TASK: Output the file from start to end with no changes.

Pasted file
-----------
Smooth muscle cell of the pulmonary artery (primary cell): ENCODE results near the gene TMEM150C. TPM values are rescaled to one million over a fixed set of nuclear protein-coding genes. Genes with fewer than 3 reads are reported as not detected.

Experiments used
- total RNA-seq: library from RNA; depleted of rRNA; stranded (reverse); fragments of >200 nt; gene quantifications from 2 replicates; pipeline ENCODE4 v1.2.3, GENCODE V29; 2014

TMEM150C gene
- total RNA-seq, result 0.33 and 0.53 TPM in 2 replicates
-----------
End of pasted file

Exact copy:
Smooth muscle cell of the pulmonary artery (primary cell): ENCODE results near the gene TMEM150C. TPM values are rescaled to one million over a fixed set of nuclear protein-coding genes. Genes with fewer than 3 reads are reported as not detected.

Experiments used
- total RNA-seq: library from RNA; depleted of rRNA; stranded (reverse); fragments of >200 nt; gene quantifications from 2 replicates; pipeline ENCODE4 v1.2.3, GENCODE V29; 2014

TMEM150C gene
- total RNA-seq, result 0.33 and 0.53 TPM in 2 replicates